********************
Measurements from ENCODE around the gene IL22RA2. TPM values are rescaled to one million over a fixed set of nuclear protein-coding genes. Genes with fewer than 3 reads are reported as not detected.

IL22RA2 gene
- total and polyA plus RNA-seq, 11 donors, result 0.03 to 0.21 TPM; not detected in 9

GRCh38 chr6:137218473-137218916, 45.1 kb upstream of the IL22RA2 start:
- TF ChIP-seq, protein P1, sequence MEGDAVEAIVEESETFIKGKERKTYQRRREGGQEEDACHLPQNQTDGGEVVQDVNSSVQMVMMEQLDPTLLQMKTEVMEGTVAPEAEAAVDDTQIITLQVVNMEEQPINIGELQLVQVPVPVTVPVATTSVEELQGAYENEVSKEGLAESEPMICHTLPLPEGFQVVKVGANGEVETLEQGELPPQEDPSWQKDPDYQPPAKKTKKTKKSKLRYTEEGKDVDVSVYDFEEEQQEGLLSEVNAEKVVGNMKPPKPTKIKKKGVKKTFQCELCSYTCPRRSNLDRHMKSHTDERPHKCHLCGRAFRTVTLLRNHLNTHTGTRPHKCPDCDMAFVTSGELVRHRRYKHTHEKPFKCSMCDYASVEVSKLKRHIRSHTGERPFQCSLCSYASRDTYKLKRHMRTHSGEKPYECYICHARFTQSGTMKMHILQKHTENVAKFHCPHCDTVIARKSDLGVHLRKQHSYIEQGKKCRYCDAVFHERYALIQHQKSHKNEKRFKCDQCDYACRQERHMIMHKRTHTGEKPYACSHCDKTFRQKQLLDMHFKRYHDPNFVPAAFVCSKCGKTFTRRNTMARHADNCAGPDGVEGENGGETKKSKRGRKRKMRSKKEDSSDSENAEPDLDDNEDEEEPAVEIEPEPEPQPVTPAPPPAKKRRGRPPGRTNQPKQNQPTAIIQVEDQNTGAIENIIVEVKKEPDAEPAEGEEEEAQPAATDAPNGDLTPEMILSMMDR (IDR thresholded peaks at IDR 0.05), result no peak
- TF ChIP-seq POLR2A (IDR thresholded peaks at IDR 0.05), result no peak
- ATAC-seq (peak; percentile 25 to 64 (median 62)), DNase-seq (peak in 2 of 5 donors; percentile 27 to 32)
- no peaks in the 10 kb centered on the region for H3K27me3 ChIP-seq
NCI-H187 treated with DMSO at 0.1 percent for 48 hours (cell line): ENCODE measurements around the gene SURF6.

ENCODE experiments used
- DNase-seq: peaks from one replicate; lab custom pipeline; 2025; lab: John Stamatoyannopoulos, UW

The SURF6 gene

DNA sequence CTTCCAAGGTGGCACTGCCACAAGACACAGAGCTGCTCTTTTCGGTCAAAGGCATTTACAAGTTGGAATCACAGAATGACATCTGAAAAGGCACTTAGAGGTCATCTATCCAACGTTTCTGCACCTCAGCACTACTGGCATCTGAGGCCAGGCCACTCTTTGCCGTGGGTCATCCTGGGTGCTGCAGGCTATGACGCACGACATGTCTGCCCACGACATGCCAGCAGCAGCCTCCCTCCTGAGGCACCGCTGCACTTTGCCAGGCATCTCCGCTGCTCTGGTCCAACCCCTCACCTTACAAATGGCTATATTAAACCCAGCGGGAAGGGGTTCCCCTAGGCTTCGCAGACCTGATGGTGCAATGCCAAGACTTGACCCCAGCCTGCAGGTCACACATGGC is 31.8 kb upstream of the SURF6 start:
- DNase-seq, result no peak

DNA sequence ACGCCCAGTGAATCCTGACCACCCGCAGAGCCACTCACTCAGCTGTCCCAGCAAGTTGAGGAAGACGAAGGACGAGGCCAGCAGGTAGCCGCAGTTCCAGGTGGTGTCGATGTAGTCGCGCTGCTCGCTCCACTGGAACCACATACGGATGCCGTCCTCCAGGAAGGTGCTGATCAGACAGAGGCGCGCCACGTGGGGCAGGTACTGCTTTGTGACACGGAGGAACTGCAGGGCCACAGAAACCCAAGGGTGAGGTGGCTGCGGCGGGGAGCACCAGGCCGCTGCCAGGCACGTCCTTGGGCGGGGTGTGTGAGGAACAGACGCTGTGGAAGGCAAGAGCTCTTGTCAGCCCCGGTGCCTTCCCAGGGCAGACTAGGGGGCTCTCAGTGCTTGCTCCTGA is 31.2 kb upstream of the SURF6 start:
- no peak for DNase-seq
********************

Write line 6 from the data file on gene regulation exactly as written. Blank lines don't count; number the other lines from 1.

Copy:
- TF ChIP-seq POLR2A (IDR thresholded peaks at IDR 0.05), result no peak